Originally published on GoshenCommons.org August 16, 2013
Welcome to the second installment of Commons Comics, a bi-weekly blog sponsored by Better World Books. Stay tuned for my first review—Chris Ware’s “Building Stories”—in the next post. If you’re already familiar with comics and you want some immediate reading suggestions, here are some of the other works released in the past year that I plan to review in the next few months: “Love in Yop City” by Marguerite Abouet, “Marble Season” by Gilbert Hernandez, “Relish” by Lucy Knisley and “March” by John Lewis.
Last week I promised an overview of five categories—moment, frame, image, word and flow—from Scott McCloud’s “Making Comics” (2006) to think about when you read comics. I also got requests from readers for more images, however, so I’ll slow down and start with just one of those five categories, the one that puts the “graphic” in graphic novels: image.
Perhaps the main reason that comics get dismissed as mere kids’ stuff is the simplicity of much of its art. McCloud argues in “Understanding Comics” (1993), however, that it’s precisely that simplicity that gives comics their power. Check out the contrast between these two images:
Which image are you more likely to listen to? McCloud asks. I’m not sure I completely buy his argument: he claims that we find simple drawings so compelling because we project ourselves into them. I do agree with him, however, that frame after frame of the guy on the left would exhaust my brain, whereas the “guy” on the right seems pretty genial. Not only could I listen to him for a while, but he looks like a pretty good listener himself.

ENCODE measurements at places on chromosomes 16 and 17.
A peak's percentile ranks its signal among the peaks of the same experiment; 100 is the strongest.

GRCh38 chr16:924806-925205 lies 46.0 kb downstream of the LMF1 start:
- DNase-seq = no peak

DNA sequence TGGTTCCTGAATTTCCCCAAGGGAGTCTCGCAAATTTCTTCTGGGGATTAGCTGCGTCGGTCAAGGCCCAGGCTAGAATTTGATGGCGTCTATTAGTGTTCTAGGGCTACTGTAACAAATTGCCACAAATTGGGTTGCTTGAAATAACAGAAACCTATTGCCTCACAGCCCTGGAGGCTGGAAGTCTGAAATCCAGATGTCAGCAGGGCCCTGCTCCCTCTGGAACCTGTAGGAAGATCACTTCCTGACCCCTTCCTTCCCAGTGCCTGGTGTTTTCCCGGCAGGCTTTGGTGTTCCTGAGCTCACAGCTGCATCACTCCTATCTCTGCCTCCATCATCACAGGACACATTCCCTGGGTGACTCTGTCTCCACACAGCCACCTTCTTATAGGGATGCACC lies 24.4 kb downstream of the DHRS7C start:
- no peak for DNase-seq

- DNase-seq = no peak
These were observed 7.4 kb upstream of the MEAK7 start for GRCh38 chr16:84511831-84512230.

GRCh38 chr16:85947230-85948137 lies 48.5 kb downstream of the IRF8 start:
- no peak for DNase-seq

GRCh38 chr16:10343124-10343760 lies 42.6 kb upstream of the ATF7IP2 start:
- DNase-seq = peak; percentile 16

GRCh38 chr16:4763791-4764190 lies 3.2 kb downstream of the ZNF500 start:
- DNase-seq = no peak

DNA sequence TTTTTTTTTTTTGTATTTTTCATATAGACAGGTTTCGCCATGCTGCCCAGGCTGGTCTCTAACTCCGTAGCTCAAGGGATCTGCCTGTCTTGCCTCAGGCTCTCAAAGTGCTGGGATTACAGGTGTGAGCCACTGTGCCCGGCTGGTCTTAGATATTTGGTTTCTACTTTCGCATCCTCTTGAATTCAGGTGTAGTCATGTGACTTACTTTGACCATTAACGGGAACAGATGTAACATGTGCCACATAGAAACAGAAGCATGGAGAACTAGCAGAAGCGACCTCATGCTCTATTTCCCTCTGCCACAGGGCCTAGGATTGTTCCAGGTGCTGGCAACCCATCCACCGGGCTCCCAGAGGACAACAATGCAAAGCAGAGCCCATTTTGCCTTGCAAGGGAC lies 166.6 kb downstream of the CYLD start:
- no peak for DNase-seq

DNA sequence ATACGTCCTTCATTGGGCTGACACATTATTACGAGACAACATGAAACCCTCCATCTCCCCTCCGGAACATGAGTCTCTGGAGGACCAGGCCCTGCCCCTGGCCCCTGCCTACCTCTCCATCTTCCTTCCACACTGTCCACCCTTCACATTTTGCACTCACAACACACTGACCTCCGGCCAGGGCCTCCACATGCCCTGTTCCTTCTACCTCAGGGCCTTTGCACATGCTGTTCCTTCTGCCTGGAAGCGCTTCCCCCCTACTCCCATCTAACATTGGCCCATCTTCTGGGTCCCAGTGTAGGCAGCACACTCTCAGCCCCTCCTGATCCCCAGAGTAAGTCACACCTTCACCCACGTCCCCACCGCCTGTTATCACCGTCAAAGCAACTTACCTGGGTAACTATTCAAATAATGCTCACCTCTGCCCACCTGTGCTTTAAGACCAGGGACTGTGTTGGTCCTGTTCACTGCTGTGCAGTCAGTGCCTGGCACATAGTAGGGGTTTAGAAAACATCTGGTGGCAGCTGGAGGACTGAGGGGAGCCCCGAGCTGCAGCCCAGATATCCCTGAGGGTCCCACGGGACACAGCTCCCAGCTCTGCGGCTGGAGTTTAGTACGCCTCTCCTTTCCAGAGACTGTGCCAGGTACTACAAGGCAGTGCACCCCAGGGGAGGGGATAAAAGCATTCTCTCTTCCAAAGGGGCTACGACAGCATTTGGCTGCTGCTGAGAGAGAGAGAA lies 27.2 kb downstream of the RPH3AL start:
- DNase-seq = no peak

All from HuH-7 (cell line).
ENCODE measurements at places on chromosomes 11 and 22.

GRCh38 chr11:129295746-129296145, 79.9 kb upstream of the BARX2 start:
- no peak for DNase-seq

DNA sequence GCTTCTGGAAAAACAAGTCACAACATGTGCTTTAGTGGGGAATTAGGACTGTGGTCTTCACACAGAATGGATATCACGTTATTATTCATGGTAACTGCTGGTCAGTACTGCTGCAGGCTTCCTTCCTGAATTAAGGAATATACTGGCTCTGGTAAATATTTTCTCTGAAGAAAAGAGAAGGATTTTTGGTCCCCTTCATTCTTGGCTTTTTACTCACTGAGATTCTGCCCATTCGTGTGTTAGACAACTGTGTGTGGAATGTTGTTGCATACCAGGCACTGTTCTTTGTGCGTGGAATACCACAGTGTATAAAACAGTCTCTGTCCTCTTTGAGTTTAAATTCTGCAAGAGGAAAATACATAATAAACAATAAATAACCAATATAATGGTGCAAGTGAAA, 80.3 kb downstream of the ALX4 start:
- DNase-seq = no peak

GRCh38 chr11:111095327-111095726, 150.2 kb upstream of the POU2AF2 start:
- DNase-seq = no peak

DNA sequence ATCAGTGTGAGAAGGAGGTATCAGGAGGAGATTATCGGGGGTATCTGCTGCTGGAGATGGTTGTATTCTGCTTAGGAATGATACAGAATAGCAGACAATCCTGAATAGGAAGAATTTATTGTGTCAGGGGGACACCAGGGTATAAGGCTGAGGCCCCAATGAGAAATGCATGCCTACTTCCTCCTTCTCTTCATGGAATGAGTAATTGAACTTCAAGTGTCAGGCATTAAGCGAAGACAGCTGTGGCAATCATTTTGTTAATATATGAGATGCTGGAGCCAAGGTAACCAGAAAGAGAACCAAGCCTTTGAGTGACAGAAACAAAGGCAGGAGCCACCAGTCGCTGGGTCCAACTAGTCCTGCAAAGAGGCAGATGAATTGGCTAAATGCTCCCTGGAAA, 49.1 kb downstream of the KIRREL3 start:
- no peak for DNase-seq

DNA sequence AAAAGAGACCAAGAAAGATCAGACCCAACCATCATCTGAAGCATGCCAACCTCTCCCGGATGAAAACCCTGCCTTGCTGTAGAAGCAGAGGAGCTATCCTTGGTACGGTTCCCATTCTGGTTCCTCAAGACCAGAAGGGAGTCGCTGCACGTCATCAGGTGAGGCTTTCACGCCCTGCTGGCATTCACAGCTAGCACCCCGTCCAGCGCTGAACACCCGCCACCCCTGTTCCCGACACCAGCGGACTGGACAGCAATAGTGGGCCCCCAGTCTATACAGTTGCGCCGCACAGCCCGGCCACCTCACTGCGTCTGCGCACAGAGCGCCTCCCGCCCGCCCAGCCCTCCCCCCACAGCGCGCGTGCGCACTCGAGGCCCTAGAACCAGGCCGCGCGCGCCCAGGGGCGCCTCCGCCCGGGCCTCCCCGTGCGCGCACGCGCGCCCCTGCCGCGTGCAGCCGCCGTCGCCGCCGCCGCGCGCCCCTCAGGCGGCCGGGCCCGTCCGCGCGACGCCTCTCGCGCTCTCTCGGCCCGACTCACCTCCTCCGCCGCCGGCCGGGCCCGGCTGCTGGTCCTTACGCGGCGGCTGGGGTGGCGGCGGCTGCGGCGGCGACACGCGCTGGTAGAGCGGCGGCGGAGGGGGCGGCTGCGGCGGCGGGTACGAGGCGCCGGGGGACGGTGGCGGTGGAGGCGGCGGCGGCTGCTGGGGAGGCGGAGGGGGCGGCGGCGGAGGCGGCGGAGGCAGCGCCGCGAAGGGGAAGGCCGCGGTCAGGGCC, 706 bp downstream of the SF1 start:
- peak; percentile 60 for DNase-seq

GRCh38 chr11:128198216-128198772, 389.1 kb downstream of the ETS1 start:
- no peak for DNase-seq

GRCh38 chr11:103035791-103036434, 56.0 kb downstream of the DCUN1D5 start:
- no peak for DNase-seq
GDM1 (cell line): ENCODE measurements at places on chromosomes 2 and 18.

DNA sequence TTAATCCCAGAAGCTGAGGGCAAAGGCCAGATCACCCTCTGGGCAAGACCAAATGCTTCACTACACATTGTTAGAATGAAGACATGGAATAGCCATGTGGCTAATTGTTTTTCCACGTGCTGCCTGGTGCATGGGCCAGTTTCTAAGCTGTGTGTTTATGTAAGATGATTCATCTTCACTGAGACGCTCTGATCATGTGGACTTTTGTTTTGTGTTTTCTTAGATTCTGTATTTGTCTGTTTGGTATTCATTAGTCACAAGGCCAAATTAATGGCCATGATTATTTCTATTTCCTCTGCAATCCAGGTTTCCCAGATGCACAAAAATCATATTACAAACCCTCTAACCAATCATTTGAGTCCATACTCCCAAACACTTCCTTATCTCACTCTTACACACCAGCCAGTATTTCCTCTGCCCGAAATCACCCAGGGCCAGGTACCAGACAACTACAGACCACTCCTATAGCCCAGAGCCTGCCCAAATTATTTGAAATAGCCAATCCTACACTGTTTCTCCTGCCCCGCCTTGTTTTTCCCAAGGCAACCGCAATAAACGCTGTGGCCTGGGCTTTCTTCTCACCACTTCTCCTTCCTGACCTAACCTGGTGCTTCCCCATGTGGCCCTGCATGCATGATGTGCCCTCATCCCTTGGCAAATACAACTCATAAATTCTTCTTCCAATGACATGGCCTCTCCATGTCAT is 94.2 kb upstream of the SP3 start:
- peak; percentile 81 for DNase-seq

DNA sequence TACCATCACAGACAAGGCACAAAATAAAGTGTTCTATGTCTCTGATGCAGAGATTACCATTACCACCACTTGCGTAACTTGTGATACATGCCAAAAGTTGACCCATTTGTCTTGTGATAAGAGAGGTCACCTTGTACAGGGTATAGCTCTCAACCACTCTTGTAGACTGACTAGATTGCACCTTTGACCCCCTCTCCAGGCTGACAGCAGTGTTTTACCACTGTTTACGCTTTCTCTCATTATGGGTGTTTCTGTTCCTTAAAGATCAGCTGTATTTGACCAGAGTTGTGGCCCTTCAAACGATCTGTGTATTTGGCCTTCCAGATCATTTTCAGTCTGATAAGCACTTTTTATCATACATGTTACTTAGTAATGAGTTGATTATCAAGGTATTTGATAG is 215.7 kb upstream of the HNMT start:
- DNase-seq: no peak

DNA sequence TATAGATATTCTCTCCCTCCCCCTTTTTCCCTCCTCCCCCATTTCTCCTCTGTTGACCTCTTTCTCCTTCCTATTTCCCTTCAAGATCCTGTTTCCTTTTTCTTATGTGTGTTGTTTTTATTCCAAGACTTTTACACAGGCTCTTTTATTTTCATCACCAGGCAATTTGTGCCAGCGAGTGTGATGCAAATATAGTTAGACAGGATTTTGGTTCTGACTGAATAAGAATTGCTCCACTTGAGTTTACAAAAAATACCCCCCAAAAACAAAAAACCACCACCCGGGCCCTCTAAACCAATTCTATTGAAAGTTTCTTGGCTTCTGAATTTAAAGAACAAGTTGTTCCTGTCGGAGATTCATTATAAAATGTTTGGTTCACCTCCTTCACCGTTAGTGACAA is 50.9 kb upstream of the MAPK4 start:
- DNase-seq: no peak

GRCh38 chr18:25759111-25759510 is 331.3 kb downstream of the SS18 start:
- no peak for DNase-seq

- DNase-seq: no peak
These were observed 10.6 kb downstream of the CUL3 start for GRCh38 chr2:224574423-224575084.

Those who don’t know the medium of comics often argue that Marjane Satrapi, creator of “Persepolis” (2003), is a “bad” artist. But what better way to convey a child growing up amid the Iranian Revolution than to present the story simply—quite literally in black and white? Here’s the first page of Chapter 6:
Similarly, in “Maus” (1986), witness the range of emotion Art Spiegelman can convey with the placement of just a couple of lines around his characters’ eyes. Follow the eyebrows on this page:
And just two lines below the eyes also convey emotional intensity—an exhaustion that doesn’t overexhaust a reader wary of a heavy topic like the trauma of Holocaust survivors in the U.S.
This isn’t to say that comics artists don’t use realism in their work—see Joe Sacco and Alison Bechdel, for example. Spiegelman often shifts gears into a more realistic style, and even inserts a few photographs, to mark important thematic points or major shifts in the storyline. But whatever you do, don’t underestimate this format just because it looks simple or unrealistic. Take a look at this section of “Building Stories,” for example:
This half-page of Ware’s “book”—“book” is in quote marks because “Building Stories” is really a box of 14 small books, pamphlets, magazines and even what looks like a game board—that appears below the fold of the most newspaper-like of the pamphlets, seems simple enough. But look more carefully at what tiny lines—whether on faces, fabric, or porch slats—can accomplish to convey both emotion and significance. Ware’s bulbous characters stand out against the spare, straight-lined organization of their historic Chicago neighborhoods, and their puffy, unwieldy bodies speak of likewise unwieldy, disorganized and often despairing lives. I again return to McCloud’s argument that comics, more than just words plus pictures, speak to their readers on multiple levels at the same time. In this case, Ware’s unique use of the medium of comics makes the reading experience visceral rather than simply visual. More on that in next week’s review of Ware’s book. In the meantime, thanks again to Better World Books, and keep the comments coming.